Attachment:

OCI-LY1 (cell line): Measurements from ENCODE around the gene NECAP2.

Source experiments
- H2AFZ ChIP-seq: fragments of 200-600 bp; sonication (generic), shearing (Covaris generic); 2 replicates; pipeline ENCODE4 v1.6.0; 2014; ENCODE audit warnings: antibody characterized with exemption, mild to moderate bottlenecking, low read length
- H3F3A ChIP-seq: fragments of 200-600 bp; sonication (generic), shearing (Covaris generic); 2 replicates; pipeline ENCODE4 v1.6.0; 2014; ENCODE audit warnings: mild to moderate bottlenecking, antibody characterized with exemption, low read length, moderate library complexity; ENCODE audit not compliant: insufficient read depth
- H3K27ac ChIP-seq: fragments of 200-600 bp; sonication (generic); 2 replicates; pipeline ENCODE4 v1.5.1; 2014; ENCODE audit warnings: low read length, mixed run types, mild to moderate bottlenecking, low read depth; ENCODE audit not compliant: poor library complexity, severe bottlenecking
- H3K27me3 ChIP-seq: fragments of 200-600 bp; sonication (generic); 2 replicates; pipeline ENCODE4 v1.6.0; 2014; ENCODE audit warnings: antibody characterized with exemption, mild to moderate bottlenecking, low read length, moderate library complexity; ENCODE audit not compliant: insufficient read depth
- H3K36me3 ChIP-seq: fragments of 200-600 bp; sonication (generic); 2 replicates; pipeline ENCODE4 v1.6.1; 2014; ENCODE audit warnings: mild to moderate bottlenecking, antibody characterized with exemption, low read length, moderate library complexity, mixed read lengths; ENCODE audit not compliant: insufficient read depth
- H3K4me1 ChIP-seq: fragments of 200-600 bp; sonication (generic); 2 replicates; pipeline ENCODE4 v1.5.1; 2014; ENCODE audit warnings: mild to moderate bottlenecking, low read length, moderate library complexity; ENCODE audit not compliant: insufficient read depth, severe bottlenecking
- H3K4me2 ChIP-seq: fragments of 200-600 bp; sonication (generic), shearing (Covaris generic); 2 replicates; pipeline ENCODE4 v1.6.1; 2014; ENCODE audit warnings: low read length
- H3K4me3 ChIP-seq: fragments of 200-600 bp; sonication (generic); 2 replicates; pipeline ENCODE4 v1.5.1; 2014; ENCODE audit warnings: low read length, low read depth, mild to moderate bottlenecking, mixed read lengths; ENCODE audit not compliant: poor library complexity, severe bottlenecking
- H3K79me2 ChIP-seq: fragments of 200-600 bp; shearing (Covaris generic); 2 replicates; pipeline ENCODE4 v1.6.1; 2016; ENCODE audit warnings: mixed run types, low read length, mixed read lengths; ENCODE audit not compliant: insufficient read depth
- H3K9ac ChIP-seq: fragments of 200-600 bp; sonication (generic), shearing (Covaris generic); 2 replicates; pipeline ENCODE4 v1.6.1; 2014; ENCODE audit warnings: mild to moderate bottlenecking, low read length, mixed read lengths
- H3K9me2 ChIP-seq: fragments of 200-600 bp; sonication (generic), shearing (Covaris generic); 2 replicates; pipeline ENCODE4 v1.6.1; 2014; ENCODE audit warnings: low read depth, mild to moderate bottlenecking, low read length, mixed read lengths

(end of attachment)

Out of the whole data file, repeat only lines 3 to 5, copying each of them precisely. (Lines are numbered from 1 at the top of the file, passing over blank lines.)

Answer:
- H2AFZ ChIP-seq: fragments of 200-600 bp; sonication (generic), shearing (Covaris generic); 2 replicates; pipeline ENCODE4 v1.6.0; 2014; ENCODE audit warnings: antibody characterized with exemption, mild to moderate bottlenecking, low read length
- H3F3A ChIP-seq: fragments of 200-600 bp; sonication (generic), shearing (Covaris generic); 2 replicates; pipeline ENCODE4 v1.6.0; 2014; ENCODE audit warnings: mild to moderate bottlenecking, antibody characterized with exemption, low read length, moderate library complexity; ENCODE audit not compliant: insufficient read depth
- H3K27ac ChIP-seq: fragments of 200-600 bp; sonication (generic); 2 replicates; pipeline ENCODE4 v1.5.1; 2014; ENCODE audit warnings: low read length, mixed run types, mild to moderate bottlenecking, low read depth; ENCODE audit not compliant: poor library complexity, severe bottlenecking